Finally you had your little one on a schedule that was working … and then out of nowhere, sleep starts to become an issue again. You start wondering. Is it sleep regression? Teething? It’s a mystery to solve sometimes, but it could be time for nap transition! But what is that exactly?

A nap transition occurs when your child is ready to reduce the number of naps they have during the day. So when a child drops from 3 to 2 naps, that is considered a nap transition. It’s an important step in the development of your baby. Usually going from 3 to 2 naps happens when a baby is between 7 and 10 months old. Sometimes it can be a little later, when you notice that your baby really needs the extra sleep. Sometimes a little earlier, when your baby has two solid naps and sleeps 11-12 hours straight through the night. 

How do I know my baby is ready?

While the thought of a nap transition may be scary, there is nothing to be afraid of! Going into a nap transition well prepared is the best step in the right direction. But how do you know when your little one is ready for this nap transition? While every child is different, the following signs may indicate that the baby is ready to drop a nap:

* Naps are getting shorter and wake time is increasing
* It’s taking too long to fall asleep at nap-time, sometimes followed by a short nap
* Complete refusal of napping, most of the time for the 3rd of the day.
* 3rd nap is getting so late, it’s interfering with bedtime
* It’s taking too long to fall asleep at bedtime, after 3 naps
* Baby is between the age of 7-10 months

Your little one should be showing these signs consistently for 2 weeks before you start the transition. We wait for 2 weeks to be confident that your baby is actually ready and isn’t simply experiencing a brief short sleep regression due to new developmental milestones.

How do I manage the transition?

To make this transition you will begin by gradually pushing your regular nap times further to help remove the third nap. It is important to offer a (very) early bedtime, especially in the transition period to make up for the lost nap. By putting your baby to bed earlier in the evening you can compensate for the missing amount of sleep, and prevent that your baby’s awake for too long and becomes overtired. If babies are awake longer than their little bodies can tolerate a stress response will be activated, including the release of hormones like cortisol, which makes it harder for baby to settle and fall asleep.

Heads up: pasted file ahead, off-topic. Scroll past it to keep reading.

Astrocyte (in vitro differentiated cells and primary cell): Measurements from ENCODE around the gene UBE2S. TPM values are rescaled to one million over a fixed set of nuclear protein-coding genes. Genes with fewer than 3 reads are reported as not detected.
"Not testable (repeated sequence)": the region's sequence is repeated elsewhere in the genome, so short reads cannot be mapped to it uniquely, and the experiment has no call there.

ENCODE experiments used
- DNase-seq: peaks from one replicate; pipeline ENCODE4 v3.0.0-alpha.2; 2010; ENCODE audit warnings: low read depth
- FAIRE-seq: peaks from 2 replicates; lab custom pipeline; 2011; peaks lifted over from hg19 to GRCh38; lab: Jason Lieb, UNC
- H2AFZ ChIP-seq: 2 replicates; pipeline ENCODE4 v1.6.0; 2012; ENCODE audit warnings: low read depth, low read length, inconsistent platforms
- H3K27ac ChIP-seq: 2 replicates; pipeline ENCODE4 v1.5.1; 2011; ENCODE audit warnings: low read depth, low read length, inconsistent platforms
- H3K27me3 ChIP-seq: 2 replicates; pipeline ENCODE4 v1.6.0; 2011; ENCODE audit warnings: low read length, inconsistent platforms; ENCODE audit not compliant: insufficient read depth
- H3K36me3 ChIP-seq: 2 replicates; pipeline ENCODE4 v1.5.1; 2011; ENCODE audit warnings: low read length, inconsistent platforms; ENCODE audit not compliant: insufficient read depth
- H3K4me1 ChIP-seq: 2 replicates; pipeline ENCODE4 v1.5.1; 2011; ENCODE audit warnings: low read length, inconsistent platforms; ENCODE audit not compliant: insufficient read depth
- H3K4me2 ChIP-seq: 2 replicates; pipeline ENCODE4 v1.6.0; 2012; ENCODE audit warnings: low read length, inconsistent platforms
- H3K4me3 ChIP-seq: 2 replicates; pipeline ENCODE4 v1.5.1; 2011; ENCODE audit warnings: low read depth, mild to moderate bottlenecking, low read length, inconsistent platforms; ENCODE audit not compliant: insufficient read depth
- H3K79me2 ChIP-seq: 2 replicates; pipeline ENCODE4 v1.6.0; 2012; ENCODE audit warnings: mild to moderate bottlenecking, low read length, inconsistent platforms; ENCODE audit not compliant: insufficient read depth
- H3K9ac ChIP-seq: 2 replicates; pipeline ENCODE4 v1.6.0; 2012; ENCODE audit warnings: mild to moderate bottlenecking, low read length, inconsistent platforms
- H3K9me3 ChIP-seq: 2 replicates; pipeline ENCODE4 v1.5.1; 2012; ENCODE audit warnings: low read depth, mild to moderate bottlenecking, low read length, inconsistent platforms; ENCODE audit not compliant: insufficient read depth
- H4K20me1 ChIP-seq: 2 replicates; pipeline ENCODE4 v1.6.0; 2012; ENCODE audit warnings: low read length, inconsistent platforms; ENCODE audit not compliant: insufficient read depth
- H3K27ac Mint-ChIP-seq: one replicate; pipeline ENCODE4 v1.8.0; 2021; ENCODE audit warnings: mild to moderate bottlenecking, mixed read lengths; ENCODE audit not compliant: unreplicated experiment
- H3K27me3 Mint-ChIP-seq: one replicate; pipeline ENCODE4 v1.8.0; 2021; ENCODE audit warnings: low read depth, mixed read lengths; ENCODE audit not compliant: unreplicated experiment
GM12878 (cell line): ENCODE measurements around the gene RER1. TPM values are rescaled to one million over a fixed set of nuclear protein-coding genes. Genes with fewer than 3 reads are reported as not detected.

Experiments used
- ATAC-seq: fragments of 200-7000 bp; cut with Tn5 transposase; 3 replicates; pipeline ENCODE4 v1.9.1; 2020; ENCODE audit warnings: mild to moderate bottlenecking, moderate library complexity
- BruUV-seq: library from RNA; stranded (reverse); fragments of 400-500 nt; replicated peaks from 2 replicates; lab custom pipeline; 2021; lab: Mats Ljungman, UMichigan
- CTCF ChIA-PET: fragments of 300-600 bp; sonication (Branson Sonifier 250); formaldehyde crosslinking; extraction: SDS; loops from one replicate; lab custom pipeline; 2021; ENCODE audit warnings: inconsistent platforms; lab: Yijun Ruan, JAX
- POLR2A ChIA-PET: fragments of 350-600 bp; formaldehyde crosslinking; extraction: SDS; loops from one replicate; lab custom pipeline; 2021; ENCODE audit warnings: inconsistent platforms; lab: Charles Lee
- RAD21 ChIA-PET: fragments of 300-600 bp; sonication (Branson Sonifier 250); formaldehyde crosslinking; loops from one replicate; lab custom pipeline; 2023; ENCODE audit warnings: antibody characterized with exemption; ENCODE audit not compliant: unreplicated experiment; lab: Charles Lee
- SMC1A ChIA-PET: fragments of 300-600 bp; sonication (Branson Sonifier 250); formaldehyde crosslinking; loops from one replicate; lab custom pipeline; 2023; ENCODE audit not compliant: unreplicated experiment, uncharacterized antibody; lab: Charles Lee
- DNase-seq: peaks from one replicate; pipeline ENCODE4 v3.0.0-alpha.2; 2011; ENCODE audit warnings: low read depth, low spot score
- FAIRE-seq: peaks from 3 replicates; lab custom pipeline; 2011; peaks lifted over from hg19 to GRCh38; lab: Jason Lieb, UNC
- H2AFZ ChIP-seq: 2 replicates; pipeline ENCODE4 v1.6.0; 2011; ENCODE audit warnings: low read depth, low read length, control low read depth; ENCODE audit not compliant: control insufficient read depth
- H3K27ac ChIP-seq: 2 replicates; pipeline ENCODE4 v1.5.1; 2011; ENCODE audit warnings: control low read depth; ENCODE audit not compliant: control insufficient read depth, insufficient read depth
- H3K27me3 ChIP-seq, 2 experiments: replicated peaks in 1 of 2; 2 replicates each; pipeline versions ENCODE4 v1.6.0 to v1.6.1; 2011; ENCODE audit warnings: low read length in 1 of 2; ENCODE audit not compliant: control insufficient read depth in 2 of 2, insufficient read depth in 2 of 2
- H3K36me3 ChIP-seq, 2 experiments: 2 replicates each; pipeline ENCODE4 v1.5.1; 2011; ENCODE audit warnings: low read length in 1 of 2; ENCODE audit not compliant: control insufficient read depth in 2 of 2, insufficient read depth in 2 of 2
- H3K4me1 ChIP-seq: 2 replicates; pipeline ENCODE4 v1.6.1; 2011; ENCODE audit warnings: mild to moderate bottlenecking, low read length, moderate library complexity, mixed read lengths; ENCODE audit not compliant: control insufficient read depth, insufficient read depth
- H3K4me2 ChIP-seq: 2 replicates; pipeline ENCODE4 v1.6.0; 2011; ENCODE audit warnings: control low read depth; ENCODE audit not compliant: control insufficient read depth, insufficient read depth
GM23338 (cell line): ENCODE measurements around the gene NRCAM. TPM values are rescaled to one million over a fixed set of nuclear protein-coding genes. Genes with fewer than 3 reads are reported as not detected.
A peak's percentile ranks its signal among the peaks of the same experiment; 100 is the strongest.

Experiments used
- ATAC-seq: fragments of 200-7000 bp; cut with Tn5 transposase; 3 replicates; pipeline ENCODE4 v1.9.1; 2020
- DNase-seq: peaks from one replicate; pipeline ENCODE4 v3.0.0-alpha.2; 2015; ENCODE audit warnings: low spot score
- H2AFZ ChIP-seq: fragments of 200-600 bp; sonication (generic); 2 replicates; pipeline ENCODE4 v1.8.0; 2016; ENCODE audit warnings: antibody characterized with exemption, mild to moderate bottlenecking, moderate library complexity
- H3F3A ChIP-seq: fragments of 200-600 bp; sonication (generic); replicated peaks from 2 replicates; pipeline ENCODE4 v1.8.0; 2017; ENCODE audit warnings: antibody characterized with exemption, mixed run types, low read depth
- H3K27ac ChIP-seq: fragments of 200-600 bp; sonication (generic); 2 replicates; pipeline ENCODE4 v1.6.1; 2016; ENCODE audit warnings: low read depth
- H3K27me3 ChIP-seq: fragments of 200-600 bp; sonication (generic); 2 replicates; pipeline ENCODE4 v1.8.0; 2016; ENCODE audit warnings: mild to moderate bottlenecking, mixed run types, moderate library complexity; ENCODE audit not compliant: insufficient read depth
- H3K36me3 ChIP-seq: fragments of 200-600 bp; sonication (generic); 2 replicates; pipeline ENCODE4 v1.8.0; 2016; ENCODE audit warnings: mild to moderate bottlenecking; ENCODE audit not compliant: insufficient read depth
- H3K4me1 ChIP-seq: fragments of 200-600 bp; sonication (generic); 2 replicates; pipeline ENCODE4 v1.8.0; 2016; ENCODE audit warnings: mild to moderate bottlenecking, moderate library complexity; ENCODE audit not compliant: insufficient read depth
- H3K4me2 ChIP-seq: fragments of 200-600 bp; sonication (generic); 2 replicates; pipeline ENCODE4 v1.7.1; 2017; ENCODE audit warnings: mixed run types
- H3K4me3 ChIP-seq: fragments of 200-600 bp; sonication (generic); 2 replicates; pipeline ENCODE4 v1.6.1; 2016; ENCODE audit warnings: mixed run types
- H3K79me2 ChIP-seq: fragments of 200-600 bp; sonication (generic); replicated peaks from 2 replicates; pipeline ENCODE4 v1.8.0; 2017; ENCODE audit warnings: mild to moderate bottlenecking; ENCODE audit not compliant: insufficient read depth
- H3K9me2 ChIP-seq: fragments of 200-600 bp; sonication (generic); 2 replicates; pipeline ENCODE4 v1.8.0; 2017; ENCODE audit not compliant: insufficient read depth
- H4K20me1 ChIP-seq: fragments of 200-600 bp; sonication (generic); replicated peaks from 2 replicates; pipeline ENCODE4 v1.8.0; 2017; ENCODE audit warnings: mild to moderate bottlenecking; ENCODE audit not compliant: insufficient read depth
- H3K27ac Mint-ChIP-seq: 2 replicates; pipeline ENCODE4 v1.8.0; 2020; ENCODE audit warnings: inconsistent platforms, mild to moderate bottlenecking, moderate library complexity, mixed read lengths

I recommend doing this in 30-minute increments over the course of 3-4 days. Here are two example schedules with old and new examples using a 7am and 6am wake time respectively:

3 Nap Schedule

2 Nap Schedule

7:00 a.m Wake-up

7:00 a.m Wake-up

9:00 a.m Nap 1

10:00 a.m Nap 1

12:45 p.m. Nap 2

2 p.m.  Nap 2

4:00 p.m. Nap 3

X

8:00 p.m. Asleep

7:00 p.m. Asleep

3 Nap Schedule

2 Nap Schedule

6:00 a.m Wake-up

6:00 a.m Wake-up

8:00 a.m Nap 1

9:00 a.m Nap 1

11:45 p.m. Nap 2

1:30 p.m.  Nap 2

3:30 p.m. Nap 3

X

6:30/7:00 p.m. Asleep

6:00/6:30 p.m. Asleep

Some “Golden Rules”

  • The goal amount of sleep for each of the two new naps is plusminus 90 minutes each. Of course, this length is going to vary depending on the child and the day.
  • Generally speaking the total daytime sleep is at least 2 hours and 4 hours at the most.
  • The first nap usually doesn’t start before 9 a.m. and no later than 10 a.m., and the second nap as early as 1:15 p.m. and as late as 2:30 p.m. If your child takes a long 2 hour morning nap, he or she may need to go down closer to 2:30 p.m., but if your child only sleeps 40 minutes for their first nap, he may prefer to nap closer to 1:30 p.m. for his second nap. 
  • Babies of this age can stay awake for 2.5 to maximally 3.5 hours. Try not to exceed this time, over-tiredness might lead to difficulties falling and staying asleep.
  • In the beginning sometimes your baby might need a catnap in the afternoon if the other naps where short. 
  • Do not worry about nap lengths, with time, their naps will lengthen.
  • If your child is not on a 7-7/6-6 daily schedule, adjust the times accordingly to whatever times your child wakes and goes to bed each night. Wake-up time in the morning is anywhere between 6 and 7:30 a.m. and evening bedtime anywhere between 5:30 (if necessary) and 8 p.m.

And if you would like to learn more about getting your baby’s naps on a healthy schedule, feel free to send me a message via info@sleep-champs.com